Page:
Groton’s board treasurer, Will Gardiner, along with Groton’s former chief financial officer, Hale Smith, spent countless hours on extensive financial modeling to anticipate various scenarios and determine how we could fund the initiative without affecting salaries or programs. They ran model after model to anticipate solutions for every financial scenario.
Some have asked me, with Groton accepting only about 12 percent of its applicants, why we froze tuition. For one, we hoped the shock of a three-year freeze would get Groton off the top of tuition lists (indeed, after the first year of the freeze, Groton’s tuition dropped from No. 1 to No. 14 among the members of the Association of Business Officers of Private Schools, and dropped further to No. 29 after the second year of the freeze). But our intent was much deeper; we hoped the freeze would send a powerful signal and generate discussion in the educational community. Clearly, it has. At least one school besides Groton has frozen tuition, perhaps at the impetus of GRAIN, and others have indicated that they are looking at income from summer programs or other imaginative ways to reallocate resources and slow tuition growth.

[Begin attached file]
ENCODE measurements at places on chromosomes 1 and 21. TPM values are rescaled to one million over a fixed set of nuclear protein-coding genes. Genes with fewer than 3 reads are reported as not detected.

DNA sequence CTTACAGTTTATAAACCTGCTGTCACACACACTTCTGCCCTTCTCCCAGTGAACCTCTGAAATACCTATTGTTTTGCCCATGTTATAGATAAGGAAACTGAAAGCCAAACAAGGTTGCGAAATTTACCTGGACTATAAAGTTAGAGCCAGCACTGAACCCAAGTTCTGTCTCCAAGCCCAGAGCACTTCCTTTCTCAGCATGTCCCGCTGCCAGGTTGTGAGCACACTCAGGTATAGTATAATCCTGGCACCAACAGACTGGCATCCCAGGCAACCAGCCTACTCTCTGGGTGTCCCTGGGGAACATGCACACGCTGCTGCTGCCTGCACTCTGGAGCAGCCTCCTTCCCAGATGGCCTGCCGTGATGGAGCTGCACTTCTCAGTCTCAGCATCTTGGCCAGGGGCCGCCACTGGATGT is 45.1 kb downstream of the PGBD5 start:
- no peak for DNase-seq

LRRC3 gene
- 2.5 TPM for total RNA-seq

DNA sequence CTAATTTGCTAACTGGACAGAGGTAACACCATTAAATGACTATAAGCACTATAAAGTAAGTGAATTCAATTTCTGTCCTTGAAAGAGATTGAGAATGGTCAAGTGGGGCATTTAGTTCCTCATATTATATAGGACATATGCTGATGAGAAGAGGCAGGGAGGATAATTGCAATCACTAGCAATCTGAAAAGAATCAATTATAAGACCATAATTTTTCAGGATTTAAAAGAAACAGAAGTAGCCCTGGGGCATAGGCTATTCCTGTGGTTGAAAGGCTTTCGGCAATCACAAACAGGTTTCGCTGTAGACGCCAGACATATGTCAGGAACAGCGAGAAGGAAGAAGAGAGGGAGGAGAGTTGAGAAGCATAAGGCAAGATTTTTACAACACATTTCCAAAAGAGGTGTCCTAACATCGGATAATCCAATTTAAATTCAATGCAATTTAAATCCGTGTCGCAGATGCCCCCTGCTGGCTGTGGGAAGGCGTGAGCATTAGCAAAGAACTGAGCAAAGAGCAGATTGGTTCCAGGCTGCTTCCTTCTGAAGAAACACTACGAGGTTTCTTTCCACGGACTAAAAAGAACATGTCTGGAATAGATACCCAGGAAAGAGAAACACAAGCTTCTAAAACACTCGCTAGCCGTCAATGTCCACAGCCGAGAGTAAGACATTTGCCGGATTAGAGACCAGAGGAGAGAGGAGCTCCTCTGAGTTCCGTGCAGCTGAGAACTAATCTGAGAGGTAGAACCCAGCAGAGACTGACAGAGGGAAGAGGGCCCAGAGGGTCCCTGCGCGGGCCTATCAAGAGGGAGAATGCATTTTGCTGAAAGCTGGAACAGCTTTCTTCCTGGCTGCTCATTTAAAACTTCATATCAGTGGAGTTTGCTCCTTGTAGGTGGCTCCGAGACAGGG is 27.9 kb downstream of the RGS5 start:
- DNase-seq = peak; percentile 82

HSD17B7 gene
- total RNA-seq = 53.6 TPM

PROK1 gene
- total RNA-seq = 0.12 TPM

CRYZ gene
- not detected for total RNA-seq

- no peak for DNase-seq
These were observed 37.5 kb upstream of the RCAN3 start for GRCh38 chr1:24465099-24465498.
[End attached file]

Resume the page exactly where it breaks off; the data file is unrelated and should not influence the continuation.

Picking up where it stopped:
GRAIN will increase the number of students on financial aid at Groton by at least 20 over four years, adding five per year, and the school will maintain that number thereafter. Groton expects to keep its student population at the current 380. GRAIN’s success has rested on a minor bump in our endowment draw and confidence in future fund-raising. Groton is fortunate that its endowment draw had been modest for years and the endowment carefully tended; we could afford a temporary, half-percent increase in the endowment draw to help fund GRAIN. In addition, we knew the initiative would need major funding to succeed, and early support emboldened us. We’ve estimated that once we raise $25 million, the endowment draw will revert to its previous level. Since GRAIN was announced in November 2014, we have raised more than $20 million.